The last small thing I loved were the car chases! I’m normally not a person who likes car chases because I think they can be either over-used or used as filler and fluff to make something longer than necessary. With that said, however, Lawless Lawyer’s car chase scenes were very, very entertaining. Most of that amusement stems from Bong Sang Pil’s cockiness and unwillingness to back the fuck down. I also like that they are realistic in terms of damage done to cars and the fear that a person would normally feel when confronted with an oncoming vehicle headed towards their face, or even from just being in the passenger seat of such a debacle.
The story was exceptionally paced. It is a straight forward revenge narrative at its core. With most revenge films or media that I have seen, the story will start off about getting back at the person who’s harmed the protagonist, but then slowly mutate into another subject that has virtually nothing to do with vengeance. But that doesn’t happen here. From episode one all the way until episode sixteen it is always about retribution for Bong Sang Pil. He never forgets it, just finds creative ways to shift gears when his plans don’t go accordingly. When plot twists do pop up, they arrive with a natural finesse that are, once again, impeccably timed, which includes episodic cliff-hangers!
The changes in direction, moreover, contribute to some brilliant character building. You do have a couple of more shallow cast members, but nearly all of the major players are so much more than their assigned archetypes. If there is any character that gets a lot of screen-time that I felt could have benefitted with a bit more dimension, it would have to be Ahn Oh Joo. We learn about his background, but it isn’t focused on the way that Bong Sang Pil, Cha Moon Sook, and Ha Jae Yi do, and I know that just a few more minutes with him would make me love him even more than I currently do.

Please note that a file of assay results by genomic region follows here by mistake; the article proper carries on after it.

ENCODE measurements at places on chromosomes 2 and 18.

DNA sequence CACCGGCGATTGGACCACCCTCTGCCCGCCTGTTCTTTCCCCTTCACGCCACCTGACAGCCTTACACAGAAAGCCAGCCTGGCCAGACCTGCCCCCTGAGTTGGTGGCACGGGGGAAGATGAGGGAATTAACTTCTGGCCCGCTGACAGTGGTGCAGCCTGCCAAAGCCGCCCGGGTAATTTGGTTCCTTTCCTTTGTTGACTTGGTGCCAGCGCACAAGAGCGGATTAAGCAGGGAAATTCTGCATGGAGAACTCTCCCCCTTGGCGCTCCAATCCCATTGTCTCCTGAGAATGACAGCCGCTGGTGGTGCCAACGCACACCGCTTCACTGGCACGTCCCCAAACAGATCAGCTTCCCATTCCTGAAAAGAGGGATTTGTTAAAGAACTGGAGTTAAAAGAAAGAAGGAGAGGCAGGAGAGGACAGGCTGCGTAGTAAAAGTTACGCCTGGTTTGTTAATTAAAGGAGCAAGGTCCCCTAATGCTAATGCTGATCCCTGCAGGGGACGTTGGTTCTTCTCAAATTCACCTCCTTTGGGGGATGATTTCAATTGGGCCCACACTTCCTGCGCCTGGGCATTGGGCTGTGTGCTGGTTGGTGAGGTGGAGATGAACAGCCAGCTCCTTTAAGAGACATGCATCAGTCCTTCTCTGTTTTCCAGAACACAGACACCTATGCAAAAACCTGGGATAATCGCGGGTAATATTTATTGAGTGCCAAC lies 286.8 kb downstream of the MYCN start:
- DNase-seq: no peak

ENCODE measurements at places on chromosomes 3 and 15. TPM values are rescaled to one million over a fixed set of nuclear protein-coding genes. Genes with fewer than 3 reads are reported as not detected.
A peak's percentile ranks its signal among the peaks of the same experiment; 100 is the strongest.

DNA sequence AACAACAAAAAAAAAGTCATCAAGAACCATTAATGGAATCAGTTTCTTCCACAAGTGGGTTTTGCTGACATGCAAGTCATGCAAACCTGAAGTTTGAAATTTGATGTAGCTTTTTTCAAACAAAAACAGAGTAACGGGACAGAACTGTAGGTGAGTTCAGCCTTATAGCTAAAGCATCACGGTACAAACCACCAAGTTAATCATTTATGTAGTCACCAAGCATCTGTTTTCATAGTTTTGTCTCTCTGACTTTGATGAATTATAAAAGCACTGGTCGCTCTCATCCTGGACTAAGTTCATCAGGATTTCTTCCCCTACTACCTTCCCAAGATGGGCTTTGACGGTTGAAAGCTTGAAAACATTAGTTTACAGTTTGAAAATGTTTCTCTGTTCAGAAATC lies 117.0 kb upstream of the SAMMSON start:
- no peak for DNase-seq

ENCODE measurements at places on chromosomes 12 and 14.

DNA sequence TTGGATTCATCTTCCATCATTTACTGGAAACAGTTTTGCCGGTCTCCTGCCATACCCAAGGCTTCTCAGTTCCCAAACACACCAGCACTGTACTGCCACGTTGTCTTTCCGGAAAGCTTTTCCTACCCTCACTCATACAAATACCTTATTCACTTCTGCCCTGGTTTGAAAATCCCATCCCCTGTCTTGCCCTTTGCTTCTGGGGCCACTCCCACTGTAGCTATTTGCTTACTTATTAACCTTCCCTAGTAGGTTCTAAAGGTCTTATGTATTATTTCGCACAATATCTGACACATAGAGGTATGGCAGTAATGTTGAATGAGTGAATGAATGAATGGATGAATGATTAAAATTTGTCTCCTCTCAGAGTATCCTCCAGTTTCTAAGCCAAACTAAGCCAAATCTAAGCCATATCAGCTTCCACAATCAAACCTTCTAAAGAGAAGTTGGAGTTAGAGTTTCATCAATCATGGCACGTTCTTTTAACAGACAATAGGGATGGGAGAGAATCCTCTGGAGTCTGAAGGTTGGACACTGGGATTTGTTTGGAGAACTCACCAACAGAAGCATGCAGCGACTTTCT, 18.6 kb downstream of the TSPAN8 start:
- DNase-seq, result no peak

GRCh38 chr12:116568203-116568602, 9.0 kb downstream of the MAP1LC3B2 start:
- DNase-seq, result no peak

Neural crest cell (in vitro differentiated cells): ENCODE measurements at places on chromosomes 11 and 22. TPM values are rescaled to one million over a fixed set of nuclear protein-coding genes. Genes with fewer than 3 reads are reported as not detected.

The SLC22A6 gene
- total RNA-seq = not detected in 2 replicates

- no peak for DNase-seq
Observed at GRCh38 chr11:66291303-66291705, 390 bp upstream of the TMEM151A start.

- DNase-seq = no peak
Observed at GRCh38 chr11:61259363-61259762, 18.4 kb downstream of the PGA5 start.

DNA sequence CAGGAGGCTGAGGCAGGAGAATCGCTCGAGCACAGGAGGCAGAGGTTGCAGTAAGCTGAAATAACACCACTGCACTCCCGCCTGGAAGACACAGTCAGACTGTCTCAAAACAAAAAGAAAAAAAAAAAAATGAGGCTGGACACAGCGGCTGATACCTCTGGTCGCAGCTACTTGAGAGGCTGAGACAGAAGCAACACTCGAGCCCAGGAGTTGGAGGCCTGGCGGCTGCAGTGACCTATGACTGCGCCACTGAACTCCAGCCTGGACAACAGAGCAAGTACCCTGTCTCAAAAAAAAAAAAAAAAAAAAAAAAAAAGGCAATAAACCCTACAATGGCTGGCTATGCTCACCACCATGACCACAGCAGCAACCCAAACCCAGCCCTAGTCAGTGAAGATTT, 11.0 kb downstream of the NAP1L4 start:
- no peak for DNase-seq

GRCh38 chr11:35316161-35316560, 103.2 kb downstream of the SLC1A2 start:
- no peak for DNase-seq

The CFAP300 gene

This leads me to the acting. The acting was phenomenal across the board, but there are two people who are the golden stars of the series. Firstly, it’s the lead actor: Lee Joon Gi. His portrayal of Bong Sang Pil was incredible! To be able to go through a plethora of emotions with such authenticity, occasionally in a single scene, is not an easy task to accomplish. But he completely nailed it. The second actor—and my most fucking favourite—that killed their role was Choi Min Soo, who plays Ahn Oh Joo. Ahn Oh Joo is one of the major villains of the series. But with Choi Min Soo’s acting, he shows us that things aren’t black-and-white, even when it comes to corruption. From the slimy fucking smile to that charming yet very gangstery grin, even the remorse and regret he feels upon seeing one of his henchmen die—it was all astounding. Ahn Oh Joo is an extremely difficult person to empathise with, let alone like. But the more that I watched the series, the more and more I became infatuated with him and the fact that he was as much a victim as anyone else. Honestly, it was some of the best acting I’ve seen for a dude in a negative role in years.